Thursday, July 12, 2007

Not a Box....Now THAT'S thinking out of the box!

Not a box by Antoinette Portis captures the childhood magic for children everywhere who love playing "in" cardboard boxes. If your toddler/preschool kid already is into creative play with cardboard boxes (or even laundry baskets), you'd probably want to consider this book because he/she might very well be able to relate to the hero of this story - a little rabbit/bunny whose playful fantasies center around imagining a cardboard box to be anything and everything it wants it to be - from a race car to a robot and a rocket, a mountain, and what not. If your kid is not interested in boxes, still a perfect reason to introduce this book because it will open up a new world of creative play for your little ones. For grown-ups amongst us who've outgrown the love for boxes, the book can be a great reason to relive your childhood memories with your children!

I found Not a Box to be unique and refreshing in its simplicity. Bunny adores his cardboard box! On each page, bunny is asked what he is doing with the box. For example, when asked by the narrator - "Why are you standing on that box?". Bunny instantly replies it is "not a box". The illustration explains what the bunny is doing with the box. Bunny is desperate in that he wants to get the narrator to see that it's NOT A BOX!

Here's what I really liked about this book:

1) The cover is rough brown paper, and mimics the look of a cardboard box. I loved this simple and down-to-earth style cover design, and the book looked as if it has been wrapped in basic, grocery-bag-brown paper. Very unique! Don't miss the net wt 11.5 oz on the cover, which lends a more boxy feel to the book!
2) The drawings are simple line drawings featuring the bunny and all the things it imagines with a box
3) Language minimal and repetitive
4)Vast age range for readership - read-aloud for toddlers/preschoolers and for kids in early elementary grades, an easy read
5) Little boys and girls will enjoy alike

My older one sometime around her fourth birthday had developed an intense affection toward boxes. She would often be found sitting inside a huge cardboard box - basically it was a computer box in which our desktop had come wrapped in. She would draw, color, and scribble her thoughts away sitting in the box. Sometimes even color the sides of the box. Needless to mention, it was sheer fun for me to watch her antics, and to be amazed by the creative potential a simple box can offer to little ones. She would sometimes even put all her stuffed animals inside, and pretend to drive. Therefore, it was only natural that we would pick up this book from the library.

The only downside that I noticed with the illustrations is that it might be hard for a very young child (2/3yr olds) to perceive the drawings as a box. You may want to bring a "real" box to visually explain the book to toddler/preschoolers. It must be easier for older kids (5 and 6 yr olds) to understand the three dimensional drawings - as in how the image of a square transforms into a box.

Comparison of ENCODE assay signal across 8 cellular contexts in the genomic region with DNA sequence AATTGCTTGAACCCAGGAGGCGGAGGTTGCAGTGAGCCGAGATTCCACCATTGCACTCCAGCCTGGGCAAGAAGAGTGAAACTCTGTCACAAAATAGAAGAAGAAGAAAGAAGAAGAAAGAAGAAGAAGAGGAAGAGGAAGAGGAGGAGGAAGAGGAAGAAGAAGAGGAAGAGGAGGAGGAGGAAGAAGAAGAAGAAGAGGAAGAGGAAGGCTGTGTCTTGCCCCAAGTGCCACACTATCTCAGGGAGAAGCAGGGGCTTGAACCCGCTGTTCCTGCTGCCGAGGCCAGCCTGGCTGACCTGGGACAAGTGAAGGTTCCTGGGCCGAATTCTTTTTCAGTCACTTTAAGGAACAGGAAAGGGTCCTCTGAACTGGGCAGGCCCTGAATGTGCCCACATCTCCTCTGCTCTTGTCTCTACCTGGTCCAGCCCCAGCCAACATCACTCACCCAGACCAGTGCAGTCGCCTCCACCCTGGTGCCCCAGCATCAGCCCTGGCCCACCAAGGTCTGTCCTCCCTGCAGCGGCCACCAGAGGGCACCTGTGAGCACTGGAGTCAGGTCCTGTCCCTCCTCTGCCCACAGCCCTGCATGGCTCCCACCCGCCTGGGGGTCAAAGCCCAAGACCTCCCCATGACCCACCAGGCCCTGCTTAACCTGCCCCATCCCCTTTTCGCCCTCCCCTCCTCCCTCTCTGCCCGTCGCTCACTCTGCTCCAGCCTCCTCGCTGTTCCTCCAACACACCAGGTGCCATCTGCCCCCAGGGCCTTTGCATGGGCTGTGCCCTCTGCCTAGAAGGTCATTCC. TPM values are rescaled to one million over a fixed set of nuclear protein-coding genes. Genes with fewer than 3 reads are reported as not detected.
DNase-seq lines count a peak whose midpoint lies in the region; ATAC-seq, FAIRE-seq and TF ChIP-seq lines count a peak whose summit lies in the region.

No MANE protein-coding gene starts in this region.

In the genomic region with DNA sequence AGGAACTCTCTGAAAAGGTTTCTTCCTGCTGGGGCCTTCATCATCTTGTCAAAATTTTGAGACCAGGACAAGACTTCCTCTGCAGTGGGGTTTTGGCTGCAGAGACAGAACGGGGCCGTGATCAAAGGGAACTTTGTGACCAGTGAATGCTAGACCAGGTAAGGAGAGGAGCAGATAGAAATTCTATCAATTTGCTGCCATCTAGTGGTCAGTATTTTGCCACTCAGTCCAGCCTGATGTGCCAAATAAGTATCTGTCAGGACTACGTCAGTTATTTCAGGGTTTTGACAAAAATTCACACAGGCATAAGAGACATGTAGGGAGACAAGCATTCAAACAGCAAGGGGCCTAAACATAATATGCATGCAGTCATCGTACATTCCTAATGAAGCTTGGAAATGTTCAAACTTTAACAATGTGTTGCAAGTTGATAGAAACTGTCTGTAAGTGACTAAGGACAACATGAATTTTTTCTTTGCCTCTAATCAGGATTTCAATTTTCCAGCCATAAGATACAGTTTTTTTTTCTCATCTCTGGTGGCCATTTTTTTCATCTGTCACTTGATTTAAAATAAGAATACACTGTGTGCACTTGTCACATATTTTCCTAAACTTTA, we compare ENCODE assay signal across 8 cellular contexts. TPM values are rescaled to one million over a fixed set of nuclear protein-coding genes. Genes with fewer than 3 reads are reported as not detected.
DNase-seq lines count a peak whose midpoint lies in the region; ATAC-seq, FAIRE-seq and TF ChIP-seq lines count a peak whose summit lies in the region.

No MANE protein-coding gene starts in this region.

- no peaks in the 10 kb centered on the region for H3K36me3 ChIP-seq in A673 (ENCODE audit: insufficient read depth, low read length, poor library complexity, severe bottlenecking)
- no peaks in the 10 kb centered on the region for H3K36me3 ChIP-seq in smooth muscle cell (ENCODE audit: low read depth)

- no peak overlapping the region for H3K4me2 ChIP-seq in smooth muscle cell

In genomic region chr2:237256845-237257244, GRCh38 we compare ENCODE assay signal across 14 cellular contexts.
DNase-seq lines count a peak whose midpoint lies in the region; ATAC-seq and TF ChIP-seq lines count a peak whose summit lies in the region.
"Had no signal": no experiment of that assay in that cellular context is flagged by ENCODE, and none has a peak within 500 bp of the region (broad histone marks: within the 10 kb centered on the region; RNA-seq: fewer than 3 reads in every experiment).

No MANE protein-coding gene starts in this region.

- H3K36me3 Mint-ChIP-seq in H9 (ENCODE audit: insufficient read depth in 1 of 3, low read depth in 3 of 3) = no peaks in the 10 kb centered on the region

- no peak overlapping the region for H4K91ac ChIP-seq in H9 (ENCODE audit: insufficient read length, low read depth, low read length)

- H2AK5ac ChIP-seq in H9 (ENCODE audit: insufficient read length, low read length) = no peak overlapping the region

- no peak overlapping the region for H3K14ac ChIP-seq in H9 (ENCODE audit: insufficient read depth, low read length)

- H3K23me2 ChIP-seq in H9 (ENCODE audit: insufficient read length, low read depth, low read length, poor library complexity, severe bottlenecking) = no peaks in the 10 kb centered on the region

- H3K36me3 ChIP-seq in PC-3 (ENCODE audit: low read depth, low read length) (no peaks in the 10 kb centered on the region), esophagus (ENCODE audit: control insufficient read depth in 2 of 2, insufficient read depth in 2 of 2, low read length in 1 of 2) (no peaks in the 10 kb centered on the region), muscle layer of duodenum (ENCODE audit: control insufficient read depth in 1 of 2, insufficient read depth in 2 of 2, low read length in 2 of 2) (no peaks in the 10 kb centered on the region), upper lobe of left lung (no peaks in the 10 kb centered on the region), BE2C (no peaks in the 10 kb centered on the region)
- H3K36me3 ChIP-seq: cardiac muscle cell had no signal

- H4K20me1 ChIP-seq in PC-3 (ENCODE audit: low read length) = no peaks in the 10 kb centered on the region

This book is simple and fun, and an unassuming, down-to-earth kind. It will provide you and your kid with tons of ideas to explore during playtime. I think the book conveys effectively to children that "their imagination" matters to adults. And that it is up to us parents to recognize and celebrate the imagination of our children. This message is evident from the fact that the author has dedicated the book "to children everywhere sitting in cardboard boxes". And this she shows to us that she cares! That's a key take-away for me from NOT A BOX!


Anusha said...

cool!! I've read that cardboard boxes make great toys esp when kids are just learning to crawl...I never really tried that out. but reading abt how your versatile it was with your daughter makes me want to give boxes a second chance! and read the book too :)

Meera Sriram said...

Neatly written. And needless to say, an uncommon subject with imagination galore!

One of the videos that my DD used to watch included creative play using a CB box and we sincerely tried it around the time she was 2-2.5 yrs old. However the laundry basket seemed to have won the war. I am with kodi's mom on giving it another shot!

Savani said...

What an immaginative book! I am sure we all have memories of playing with a cardboard box. My 2 yr old son has spent many hours playing with boxes (and packing peanuts). Althought he might be a bit too young, I think I am going to give Not a box a try. Thanks for a wonderful review tharini!

Praba Ram said...

dotmom, thanks for visiting!

Caldecott winners are always a great choice when you pick books for your little one.

I like picture books that have a vast age range for readership like Not a Box.

So you have a two yr old? There are lot more recommendations for that age group if you dig more inside our website.

Look forward to seeing you more on ST! I see that you live in Sterling, VA - not far from where I live! :-)

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